April 10th, 2008
|leighannzig||11:43 pm - please school me!|
i'm trying to title a collection of photographs and want to make sure that the latin is correctly used.
The series is about loneliness and they are night photographs featuring objects that seem to have some holy or otherworldly quality of illumination.
solitas nocto nvenio
lux lucis solus
1.is it acceptable to use "lux" without "lucis"?
2. also, if I was trying to say "light alone" would the above listing be incorrect?
3. when would one say "solum" as opposed to "solus"?
thank you in advance,
|Date:||April 11th, 2008 05:01 am (UTC)|| |
Quod scripsisti, si vero Latine fuisset, non intellegi. Verba litteraeque negligentiter admixta video! Dic nobis quod Anglice diceas, et forsan responsa tibi possimus proferre.
[trans] What you have written, if it were really in Latin, I did not understand. All I see are words and letters carelessly mixed together. Tell us what you would say in English, and perhaps we might be able to offer you some answers.
Note that "solus, soli" is "ground, earth" and not "the sun," which is "sol, solis." Solus, -i is beloved of first-year law students because it gives rise to the doctrine ratione soli, which governs the ownership of certain things found upon a landlord's property.
"Night" is "nox, noctis," a third-declension noun. I assume you mean "nocte" instead of "nocto." Your second sentence thus is something like "Loneliness. By night I find [?]."
Your third sentence reads: "Light. Of the light. Ground."
I have no idea what any of that means in English.
|Date:||April 11th, 2008 01:39 pm (UTC)|| |
I am a damned fool. "ground, floor, earth" is solum, -i, not solus. this is what I get for posting at unreasonably early hours.
thank you for taking the time to help me. all I had were on-line latin dictionaries- hence the pigeon-talk. i would d like to say "light alone" but also some reference or play on words that includes "loneliness" or the act of being alone or staying out all night would also be welcome.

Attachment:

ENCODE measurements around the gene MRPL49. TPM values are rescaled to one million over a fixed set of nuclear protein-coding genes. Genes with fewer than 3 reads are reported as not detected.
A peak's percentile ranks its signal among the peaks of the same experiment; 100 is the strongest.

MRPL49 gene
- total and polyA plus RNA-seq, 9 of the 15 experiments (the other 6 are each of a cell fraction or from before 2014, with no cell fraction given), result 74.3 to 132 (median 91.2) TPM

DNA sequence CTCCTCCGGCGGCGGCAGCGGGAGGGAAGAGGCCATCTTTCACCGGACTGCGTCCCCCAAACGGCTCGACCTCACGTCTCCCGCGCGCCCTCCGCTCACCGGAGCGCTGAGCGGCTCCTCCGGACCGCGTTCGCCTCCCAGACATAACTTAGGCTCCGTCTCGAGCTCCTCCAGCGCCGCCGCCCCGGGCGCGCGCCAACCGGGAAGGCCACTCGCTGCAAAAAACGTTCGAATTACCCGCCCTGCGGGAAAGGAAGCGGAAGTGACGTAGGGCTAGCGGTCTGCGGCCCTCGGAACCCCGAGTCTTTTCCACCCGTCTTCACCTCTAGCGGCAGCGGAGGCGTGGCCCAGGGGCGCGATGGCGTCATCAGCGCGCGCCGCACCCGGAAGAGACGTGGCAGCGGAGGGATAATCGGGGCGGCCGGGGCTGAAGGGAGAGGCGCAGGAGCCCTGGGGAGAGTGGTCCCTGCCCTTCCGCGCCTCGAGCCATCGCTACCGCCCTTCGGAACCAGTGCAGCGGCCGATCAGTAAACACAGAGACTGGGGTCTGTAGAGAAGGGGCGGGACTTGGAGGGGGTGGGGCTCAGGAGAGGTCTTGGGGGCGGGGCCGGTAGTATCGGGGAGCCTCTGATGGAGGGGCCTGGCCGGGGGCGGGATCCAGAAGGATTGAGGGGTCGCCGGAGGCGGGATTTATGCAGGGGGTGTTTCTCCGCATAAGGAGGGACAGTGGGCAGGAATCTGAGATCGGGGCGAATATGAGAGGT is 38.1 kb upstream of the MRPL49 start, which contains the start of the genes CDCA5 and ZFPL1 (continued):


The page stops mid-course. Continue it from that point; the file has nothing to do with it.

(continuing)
"light at night"
"light of the night"
or "lonely / solitary light"
- would all be appropriate.
- and what was that about "tantum lux"?
(thank you again)
1. Yes: when you see "lux, lucis" in a dictionary, it means that the nominative singular is "lux" and the genitive singular "lucis." This is a guide to the noun's full declension (lux, lucis, luci, lucem, luce, etc.) You would probably use the nominative, from what I can see.
2. Latin is not as flexible a language as English. "Light alone" has a double meaning of "only light" and "[experiencing] light, by myself." I don't think that there is a way to get both meanings together in Latin. So: "sola lux" (lux is a feminine nouns, therefore the adjective "solus, -a, -um" takes its feminine form) would give you something like "single/lonely light" ith the implication, I think, of a single light source. "lux solum" (here, solum is an adverb) would give you "merely/only light."
|Date:||April 11th, 2008 01:40 pm (UTC)|| |
I thought "tantum lux" might have worked for that sense.
I would suggest "Sola Luce" in abl., this is more consistent with the classical tradition.
would you mind explaining the difference(S) between "sola luce" and "sola lux"?
Sola Luce means "by virtue of light only".
"sola lux" sounds like it will work well for my purposes, maybe i'll post you a reply if i get the images on-line (there is one on my website right now: leighmetzler.com under "places").
thank you for your imput.